hair after 50Hair seems to grow upside down as we age, with more on our chin and less on our head!  By the time they are 50, at least one-half of all women in the United States, have some problem with hair thinning.  Just take a look at the dwindling scalps around the supermarket.

Hair problems break down into two categories:  Shedding and Female Pattern Hair Loss.

Shedding is when hair loss is happening from the entire scalp. You see hair coming out when you brush, comb or wash your locks.  You notice the drain is clogging like never before.  Causes of shedding are:

  1. Thyroid problems:  too much or too little
  2. Medications: Many drugs can cause hair loss including commonly used Ibuprofen, Aspirin, Cimetidine, (Tagamet), blood pressure medications and antidepressants.
  3. Excess Vitamin A
  4. Poor diet, or excessive dieting
  5. Chronic sleep loss
  6. Chronic Yeast imbalance.
  7. Emotional and physical stress:  Typically hair loss occurs two to three months after a major stress such as divorce, death, surgery or illness.

Female pattern baldness is due to an imbalance of sex hormones.  There is hair loss from the top of the head, not all around.  The hair is usually thinner, causing wimpy ponytails or a wider midline hair part.  Many women also develop pimples, acne, or facial hair. The problem here is too much male hormone compared with female hormones.  Some women’s bodies  make too much testosterone known as DHT, (Dihydrotestosterone).  DHT is good and bad–good because it gives us a strong sex drive, bad because too much can thin our hair and give us a moustache.

If you are using testosterone without enough estrogen you can also develop this problem.

Finally, the problem can be inherited.  Check out your mom’s scalp, consider your grandmother’s locks…any similarities?  If so, consider hormone testing and bioidentical hormone support.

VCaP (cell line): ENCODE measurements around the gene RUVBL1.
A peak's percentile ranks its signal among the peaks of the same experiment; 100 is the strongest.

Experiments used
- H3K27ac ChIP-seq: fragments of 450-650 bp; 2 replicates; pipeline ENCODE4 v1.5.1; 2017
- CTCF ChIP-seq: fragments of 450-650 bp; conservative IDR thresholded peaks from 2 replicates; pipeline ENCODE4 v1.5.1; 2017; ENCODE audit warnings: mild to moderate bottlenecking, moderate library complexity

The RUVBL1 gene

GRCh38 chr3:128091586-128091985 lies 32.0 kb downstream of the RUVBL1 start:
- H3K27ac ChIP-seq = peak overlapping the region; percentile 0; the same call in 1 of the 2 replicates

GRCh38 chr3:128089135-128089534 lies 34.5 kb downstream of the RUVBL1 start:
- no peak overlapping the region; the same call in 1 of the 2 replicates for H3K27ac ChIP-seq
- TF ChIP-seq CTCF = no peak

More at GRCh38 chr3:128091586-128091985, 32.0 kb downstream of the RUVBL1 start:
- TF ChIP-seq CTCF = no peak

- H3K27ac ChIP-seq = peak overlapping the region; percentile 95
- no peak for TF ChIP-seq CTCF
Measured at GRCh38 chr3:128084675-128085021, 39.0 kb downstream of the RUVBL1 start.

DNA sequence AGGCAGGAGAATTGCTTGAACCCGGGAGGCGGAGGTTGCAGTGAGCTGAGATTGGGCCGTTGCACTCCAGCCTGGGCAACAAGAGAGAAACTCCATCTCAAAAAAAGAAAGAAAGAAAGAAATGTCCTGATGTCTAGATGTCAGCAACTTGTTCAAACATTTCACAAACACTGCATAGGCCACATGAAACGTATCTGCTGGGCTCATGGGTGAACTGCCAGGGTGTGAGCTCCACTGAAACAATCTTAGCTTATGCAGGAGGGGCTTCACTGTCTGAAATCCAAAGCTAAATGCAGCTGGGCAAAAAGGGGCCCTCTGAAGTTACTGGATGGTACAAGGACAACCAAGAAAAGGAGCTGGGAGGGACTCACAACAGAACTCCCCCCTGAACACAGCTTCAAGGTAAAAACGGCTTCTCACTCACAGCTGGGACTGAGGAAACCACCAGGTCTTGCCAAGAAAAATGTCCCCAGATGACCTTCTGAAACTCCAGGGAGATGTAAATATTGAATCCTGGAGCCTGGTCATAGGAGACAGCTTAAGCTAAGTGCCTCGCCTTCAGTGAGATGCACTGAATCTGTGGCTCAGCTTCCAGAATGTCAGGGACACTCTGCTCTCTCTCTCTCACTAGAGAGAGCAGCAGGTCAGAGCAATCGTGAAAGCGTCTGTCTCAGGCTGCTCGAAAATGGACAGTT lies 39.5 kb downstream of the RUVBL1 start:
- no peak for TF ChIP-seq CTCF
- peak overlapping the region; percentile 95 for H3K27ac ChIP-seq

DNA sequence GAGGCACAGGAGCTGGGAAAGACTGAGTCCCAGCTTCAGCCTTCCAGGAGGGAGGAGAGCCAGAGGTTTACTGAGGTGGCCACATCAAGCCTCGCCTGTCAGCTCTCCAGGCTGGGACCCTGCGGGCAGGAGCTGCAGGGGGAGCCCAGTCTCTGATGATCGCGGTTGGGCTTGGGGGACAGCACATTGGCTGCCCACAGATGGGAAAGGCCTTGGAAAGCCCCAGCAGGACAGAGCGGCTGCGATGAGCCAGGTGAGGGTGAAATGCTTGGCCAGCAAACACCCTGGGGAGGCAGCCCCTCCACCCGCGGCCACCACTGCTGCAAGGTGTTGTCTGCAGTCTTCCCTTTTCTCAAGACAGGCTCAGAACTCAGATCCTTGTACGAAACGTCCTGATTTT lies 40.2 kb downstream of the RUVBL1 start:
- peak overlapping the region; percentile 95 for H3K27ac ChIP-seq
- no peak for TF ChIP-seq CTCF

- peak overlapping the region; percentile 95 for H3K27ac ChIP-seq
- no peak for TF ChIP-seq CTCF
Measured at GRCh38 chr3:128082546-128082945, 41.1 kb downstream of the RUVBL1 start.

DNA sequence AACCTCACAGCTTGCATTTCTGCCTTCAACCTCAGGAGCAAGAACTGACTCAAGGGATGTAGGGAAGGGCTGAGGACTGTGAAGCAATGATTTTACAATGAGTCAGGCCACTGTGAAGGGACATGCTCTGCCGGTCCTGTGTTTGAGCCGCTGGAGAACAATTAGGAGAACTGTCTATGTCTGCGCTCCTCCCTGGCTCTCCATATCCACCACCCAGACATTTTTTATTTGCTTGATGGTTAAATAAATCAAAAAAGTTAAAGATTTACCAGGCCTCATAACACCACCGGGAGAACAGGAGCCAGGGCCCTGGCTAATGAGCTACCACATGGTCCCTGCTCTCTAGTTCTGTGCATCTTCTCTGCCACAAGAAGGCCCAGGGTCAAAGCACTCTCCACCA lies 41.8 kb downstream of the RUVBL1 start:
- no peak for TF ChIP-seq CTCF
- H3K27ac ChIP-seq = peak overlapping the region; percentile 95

What you can do:

Have your doctor take some blood tests. Exclude mineral deficiency by measuring iron stores with a CBC, ferritin, and also check magnesium levels with a red blood cell magnesium.  More minerals can be measured by specialty labs, but insurance may not cover these.  Exclude thyroid problems with a TSH, free T3 and free T4, and a reverse T3.  Check your DHT and androstenedione level.  Take this article to your doctor.

My number one hair loss supplement is Biotin, 15-30 mg/day.  Unfortunately you’ll have to wait 2 to 3 months for the hair to grow up the hair shaft to see results.  If you have an inherited female pattern loss you may need Zinc 25-50 mg/day and Saw Palmetto 320 mg/day. Be aware that too much zinc can lower your copper–so I recommend working with a knowledgeable integrative health practitioner.

So ladies don’t put up with dwindling scalps–eat well, sleep soundly, and make sure your hormones are balanced.

What You Can Do About Thinning Hair was last modified: by

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